A loud noise appears somewhere in the walls around me, and I woke up in a haze.
"Megan, did you hear that?"
Given the volume, I was sure she had to have heard, but it was 3 AM. We were in Santa Fe, New Mexico, and the previous evening had involved a nice amount of wine with the folks--so perhaps she wouldn't have heard.
"Yes, and you need to do something about this."
Right. So I sprung to action. We were lodged at the Inn of the Anasazi, frequently rated in the top 500 hotels on the planet. And the place had, so far, lived up to this expectation. The staff was amazingly helpful. The rooms were spacious and charming, and the location could not have been superior.
But now it was 3 AM, and the walls were making a groaning sound of epic proportions. I was pretty sure this was the sound a dinosaur would make if it were having bamboo wedged under its toenails. As I walked toward the bathroom, the volume increased. I turned on a faucet, thinking that perhaps our pipes somehow had some air pressure that needed releasing (obviously I had no idea what I was doing), and the volume just increased. So, I called the front desk.
"Ummm. This is Brad Knapp in room 226, and a loud, groaning noise is coming from the bathroom." Immediately I realized that this probably sounded delusional, if not perverted, to the night manager. "It's like a loud, echoing screech." Maybe that would help.
"Well," he began in a voice that notified me that I definitely woke him, "we have someone in the basement working on the plumbing. Maybe that is it. See if it goes away."
Translation: I don't want to deal with this right now.
So, I laid back down, and the sounds continued. Megan and I mused that the sound was the ghost of the Anasazi coming to warn us about something (I was reading Collapse, which details the collapse of the Anasazi civilization, collapse triggered by a long period of resource depletion followed by a drought). Megan is not a fan of ghost stories however, so we quickly focused on our annoyance.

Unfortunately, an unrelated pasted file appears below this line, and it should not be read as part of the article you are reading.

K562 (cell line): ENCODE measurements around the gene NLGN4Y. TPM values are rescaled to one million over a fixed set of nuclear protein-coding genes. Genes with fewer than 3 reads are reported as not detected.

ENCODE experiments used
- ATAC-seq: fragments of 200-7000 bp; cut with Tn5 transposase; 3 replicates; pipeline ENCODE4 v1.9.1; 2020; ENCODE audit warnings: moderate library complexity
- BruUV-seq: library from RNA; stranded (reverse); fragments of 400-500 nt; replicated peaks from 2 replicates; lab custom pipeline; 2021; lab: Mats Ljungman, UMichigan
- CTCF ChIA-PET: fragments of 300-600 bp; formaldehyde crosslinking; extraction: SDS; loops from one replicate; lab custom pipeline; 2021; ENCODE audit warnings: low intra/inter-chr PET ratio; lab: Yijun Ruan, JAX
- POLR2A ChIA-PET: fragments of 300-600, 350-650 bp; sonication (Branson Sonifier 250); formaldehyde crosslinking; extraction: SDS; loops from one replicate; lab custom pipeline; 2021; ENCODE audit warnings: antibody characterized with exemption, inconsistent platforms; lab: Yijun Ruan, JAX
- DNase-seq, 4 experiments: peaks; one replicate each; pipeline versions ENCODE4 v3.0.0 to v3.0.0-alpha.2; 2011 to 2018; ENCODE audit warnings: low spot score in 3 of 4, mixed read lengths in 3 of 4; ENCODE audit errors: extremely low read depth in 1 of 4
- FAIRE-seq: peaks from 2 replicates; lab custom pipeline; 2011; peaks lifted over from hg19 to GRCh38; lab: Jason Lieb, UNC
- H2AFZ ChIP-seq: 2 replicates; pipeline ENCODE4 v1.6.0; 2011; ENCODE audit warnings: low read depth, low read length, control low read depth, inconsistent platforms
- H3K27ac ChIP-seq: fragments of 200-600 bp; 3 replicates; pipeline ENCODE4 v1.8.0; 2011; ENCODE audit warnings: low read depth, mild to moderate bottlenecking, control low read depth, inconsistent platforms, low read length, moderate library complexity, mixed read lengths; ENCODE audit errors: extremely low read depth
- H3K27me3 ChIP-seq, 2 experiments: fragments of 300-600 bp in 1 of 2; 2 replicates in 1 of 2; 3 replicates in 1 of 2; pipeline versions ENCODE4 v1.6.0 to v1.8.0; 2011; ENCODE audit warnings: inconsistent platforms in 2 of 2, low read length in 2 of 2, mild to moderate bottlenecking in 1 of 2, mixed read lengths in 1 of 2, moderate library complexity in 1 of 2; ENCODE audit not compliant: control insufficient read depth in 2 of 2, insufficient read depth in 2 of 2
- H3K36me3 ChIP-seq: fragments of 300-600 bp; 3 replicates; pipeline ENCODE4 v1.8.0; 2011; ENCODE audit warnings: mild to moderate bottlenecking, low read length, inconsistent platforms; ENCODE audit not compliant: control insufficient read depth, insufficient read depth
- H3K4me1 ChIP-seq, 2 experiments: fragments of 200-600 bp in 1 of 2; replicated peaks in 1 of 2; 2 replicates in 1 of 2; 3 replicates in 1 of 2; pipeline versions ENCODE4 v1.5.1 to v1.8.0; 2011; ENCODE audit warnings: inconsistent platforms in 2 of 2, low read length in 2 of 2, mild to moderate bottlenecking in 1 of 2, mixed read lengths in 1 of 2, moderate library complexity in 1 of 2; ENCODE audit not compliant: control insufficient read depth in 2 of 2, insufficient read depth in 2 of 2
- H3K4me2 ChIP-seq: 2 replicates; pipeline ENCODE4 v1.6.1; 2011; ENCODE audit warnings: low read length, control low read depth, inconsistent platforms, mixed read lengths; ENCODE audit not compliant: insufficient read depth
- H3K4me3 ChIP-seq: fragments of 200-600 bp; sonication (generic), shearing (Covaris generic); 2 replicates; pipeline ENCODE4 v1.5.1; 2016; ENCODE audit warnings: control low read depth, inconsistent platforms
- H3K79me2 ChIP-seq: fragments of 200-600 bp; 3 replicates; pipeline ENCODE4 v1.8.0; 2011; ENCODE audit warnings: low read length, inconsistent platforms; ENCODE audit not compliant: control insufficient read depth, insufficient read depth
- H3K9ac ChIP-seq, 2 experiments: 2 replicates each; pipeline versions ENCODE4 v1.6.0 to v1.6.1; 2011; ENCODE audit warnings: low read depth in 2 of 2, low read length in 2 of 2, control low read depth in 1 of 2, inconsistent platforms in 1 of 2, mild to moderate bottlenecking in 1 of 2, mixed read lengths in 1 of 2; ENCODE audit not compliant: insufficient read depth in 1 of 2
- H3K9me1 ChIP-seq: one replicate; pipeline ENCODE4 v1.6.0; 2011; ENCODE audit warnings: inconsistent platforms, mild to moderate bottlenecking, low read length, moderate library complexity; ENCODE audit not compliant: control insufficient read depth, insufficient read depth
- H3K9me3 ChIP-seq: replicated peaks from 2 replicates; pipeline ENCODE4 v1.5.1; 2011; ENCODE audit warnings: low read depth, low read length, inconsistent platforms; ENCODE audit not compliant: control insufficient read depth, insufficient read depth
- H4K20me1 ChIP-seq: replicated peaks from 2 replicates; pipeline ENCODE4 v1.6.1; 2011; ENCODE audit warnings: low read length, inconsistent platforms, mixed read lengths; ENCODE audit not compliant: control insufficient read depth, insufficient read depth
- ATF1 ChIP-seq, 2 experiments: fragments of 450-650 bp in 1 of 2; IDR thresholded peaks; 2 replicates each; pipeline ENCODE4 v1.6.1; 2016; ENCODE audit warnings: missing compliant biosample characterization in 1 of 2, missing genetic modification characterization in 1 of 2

Meanwhile, I heard doors opening and shutting in the hallway, leading me to believe that the problem affected many. I didn't realize that my father was, at that moment, walking the hallway in his own investigation.
I decided to call the desk again. "Yes, this is really, really loud. Is everything alright?" The noise continued.
"Wait, is that the noise in the background? Wow! Okay, we'll get on that." Finally, the proof had been transmitted by phone, and action would take place. I felt better--if this hotel is among the best in the world, I would need to see proof and quick.
About twenty minutes later, the noise ceased. Shortly therafter, I heard a knock at the door. I quickly tossed on one of the soft robes featuring the hotel's monogram and opened the door. In front of me was an older gentleman in a denim shirt and jeans. He appeared to be completely soaked in water.
"I'm sorry for the noise, sir. A pipe exploded in the basement draining all of the water in the boiler and gushing cold water as well. The noise should be finished now."
I was speechless. I choked out a "thank you" and closed the door. I felt like an enormous jerk. I had spent the previous morning on the ski slopes enjoying a late March snowstorm that left me with empty slopes and gorgeous powder. That evening we had dined at The Compound, my favorite restaurant in Santa Fe. We had enjoyed gorgeous afternoon sunshine in one of the prettiest settings on earth. After all of that,I had crashed on a very soft mattress surrounded by down blanketing, and I had slept beautifully until briefly disturbed by the noise.
Meanwhile, this messenger came to the door after spending an hour, at least, getting soaking in a cold basement at 3 AM. He then was sent, by the management, to apologize to me, which, of course, made me feel like a horrible brat. I went back to bed feeling guilty but finally drifted into sleep.
The next morning the hot water was gone. Other guests were complaining about the situation, and, at this point, I decided I'd just keep my mouth shut. I'd shower later. For now, we'd just let the ghosts of the Anasazi work their mischief on someone else.